Obviously, Latex cannot only generate articles, reports and books, but also slides for presentations. This blog-entry is not an extensive introduction to slide-creation in Latex, but shows the basic concepts in a simple environment. There are other, more sophisticated commands than we introduce here, which are more powerful. But for simple slides with text and images this is sufficient. First we define the documentclass:

`\documentclass[landscape]{slides}`

Obviously we want the slides to be landscape. Nevertheless, this is not sufficient, as it only turns the slide, but not the paper (see the previous post for details).

`\usepackage[landscape]{geometry}`

Now we can define our slides inside the document-environment:

`\begin{document}`

\begin{slide}

...

\end{slide}

\begin{slide}

...

\end{slide}

\end{document}

Often one has different point on a slide, which are marked with bullets. This can be achieved with the command “itemize”:

`\begin{itemize}`

\item My first point

\item My second point

\item My third point

\end{itemize}

The following is a working piece of Latex code creating two slides.

`\documentclass[landscape]{slides}`

\usepackage[landscape]{geometry}

\usepackage{color}

\usepackage{amsfonts}

\usepackage{bm}

\begin{document}

\begin{slide}

\textcolor{blue}{\Large{Distance}\footnote{Source: Wolfram MathWorld}}

\begin{itemize}

\item{The distance between two points is the length of the path connecting them.}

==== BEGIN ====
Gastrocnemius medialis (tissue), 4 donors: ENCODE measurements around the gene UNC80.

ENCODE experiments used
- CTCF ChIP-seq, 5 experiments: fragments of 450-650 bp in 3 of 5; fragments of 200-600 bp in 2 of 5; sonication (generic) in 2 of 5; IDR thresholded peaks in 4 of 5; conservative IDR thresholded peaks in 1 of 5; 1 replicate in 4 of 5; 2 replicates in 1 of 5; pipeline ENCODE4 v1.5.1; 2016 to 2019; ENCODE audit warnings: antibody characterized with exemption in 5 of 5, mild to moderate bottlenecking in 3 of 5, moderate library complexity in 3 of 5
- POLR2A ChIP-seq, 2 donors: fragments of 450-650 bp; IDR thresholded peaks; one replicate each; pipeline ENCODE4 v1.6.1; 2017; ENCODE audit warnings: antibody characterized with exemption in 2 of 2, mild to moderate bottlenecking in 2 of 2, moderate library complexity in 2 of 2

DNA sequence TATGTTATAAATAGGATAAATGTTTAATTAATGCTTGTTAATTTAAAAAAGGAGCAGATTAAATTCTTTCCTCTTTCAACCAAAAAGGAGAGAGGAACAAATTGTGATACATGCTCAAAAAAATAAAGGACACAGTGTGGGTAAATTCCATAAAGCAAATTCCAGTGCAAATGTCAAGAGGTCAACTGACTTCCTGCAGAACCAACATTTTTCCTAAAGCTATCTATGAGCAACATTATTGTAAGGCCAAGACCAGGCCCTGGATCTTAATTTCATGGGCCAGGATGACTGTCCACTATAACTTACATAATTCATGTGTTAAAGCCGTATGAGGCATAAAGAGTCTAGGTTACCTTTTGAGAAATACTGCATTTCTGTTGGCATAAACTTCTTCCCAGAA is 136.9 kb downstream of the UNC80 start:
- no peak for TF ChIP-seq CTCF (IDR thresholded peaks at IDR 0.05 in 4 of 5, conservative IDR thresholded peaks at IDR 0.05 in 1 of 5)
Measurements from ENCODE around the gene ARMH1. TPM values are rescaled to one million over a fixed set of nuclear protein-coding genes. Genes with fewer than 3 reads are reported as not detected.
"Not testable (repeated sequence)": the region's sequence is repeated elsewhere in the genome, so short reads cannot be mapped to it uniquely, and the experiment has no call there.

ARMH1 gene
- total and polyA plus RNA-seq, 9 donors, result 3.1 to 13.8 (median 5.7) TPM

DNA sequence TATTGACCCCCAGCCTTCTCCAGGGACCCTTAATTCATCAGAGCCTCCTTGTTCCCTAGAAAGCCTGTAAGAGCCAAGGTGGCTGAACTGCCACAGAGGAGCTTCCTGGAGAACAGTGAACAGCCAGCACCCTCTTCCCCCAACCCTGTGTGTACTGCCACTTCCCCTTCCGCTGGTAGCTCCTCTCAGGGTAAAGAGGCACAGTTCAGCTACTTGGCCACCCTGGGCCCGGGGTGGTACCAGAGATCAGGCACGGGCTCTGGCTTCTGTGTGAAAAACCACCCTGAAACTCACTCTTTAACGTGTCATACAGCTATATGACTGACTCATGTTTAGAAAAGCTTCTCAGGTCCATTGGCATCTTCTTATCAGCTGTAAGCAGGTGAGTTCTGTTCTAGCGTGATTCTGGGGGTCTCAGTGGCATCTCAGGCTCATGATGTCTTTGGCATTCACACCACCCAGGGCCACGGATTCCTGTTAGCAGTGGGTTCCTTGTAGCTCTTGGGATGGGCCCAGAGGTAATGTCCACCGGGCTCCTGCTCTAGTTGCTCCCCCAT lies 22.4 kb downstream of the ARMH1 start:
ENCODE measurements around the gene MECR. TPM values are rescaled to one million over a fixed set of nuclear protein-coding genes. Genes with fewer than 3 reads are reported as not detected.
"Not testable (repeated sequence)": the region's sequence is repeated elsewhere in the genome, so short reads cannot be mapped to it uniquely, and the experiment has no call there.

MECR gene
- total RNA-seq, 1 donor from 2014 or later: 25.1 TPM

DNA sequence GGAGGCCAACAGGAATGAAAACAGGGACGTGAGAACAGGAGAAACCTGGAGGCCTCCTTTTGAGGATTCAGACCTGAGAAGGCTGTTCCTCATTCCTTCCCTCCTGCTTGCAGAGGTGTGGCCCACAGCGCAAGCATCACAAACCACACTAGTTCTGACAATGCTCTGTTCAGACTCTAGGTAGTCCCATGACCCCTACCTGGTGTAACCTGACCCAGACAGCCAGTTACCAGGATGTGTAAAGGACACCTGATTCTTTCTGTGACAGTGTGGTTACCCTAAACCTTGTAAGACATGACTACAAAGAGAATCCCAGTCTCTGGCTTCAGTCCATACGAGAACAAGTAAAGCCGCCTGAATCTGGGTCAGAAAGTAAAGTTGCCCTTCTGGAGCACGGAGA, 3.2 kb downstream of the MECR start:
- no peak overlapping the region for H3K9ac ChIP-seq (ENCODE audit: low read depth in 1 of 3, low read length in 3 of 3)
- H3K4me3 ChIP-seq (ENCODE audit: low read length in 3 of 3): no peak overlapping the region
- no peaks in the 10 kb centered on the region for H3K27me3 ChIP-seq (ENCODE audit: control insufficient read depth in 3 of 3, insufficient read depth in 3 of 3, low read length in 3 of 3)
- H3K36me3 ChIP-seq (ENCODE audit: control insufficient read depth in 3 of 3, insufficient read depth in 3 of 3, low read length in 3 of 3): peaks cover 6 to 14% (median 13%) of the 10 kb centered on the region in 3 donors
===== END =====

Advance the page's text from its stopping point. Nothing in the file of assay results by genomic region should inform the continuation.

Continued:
\item In the plane, the distance between points $(x_1, y_1)$ and $(x_2, y_2)$ is given by the Pythagorean theorem,

$$d=\sqrt{(x_2-x_1)^2+(y_2-y_1)^2}$$

\end{itemize}

\end{slide}

\begin{slide} \textcolor{blue}{\Large{Distance con't}}

\begin{itemize}

\item In Euclidean three-space, the distance between points $(x_1, y_1, z_1)$ and $(x_2, y_2, z_2)$ is

$$d=\sqrt{(x_2-x_1)^2+(y_2-y_1)^2+(z_2-z_1)^2}$$

\item In general, the distance between points \textbf{x} and \textbf{y} and in a Euclidean space $\mathbb{R}^n$ is given by

$$d=|\boldsymbol{x}-\boldsymbol{y}|=\sqrt{\sum^n_{i=1}{|x_i-y_i|^2}}$$

\end{itemize}

\end{slide}

\end{document}

The result can be see here: Distance_Slides.

Winkelwagen

For easy “quick’n’dirty” presentations this package is very usefull. Though I tend to use the Beamer package rather. If you want to keep it simple, it is possible, but going sophistocated is possible too.

But I guess it’s just preference.

tom

Hi,

Thanks for your comment. Let me post something on the beamer package later. I have to read myself into it and try things out first. Nevertheless, I agree that beamer is a very powerful package, providing plenty of themes and functionalities.

Chris

Hi!

Another package is “powerdot”, which has some stunning themes.

I urge you to give it a try, if you can.

One of the fancy options I loved is the possibility to add a clock in the slide, useful to check your timing (even during the official presentation)! I said “loved” since this feature, which beautifully used to work ’till last year, now it’s broken due to an upgrade of the hyperref package. So, no clock for the time being!

lhb

An intermediate package is prosper (prosper HA) : it’s quite sober than beamer, but much easier, and more beautiful than just

Hans

Just thought I’d say that I recently converted many slides from {slides} to {beamer} and it was easy. I don’t know many beamer features either, but for basic slides the tasks are (1) replace \begin{slide} and \end{slide} with \begin{frame} and \end{frame} and (2) remove the slide title from the latex inside the slide and use the beamer title instead (3) maybe change graphic sizes to better fit the beamer slide. No need to start out using other beamer features.

The one gotcha that I ran into was that beamer has its own implementation of {itemize} and a few other environments, so if you have some other package that also wants to control one of these environments, there can be trouble.

Lucai

Thank You! very simple and useful.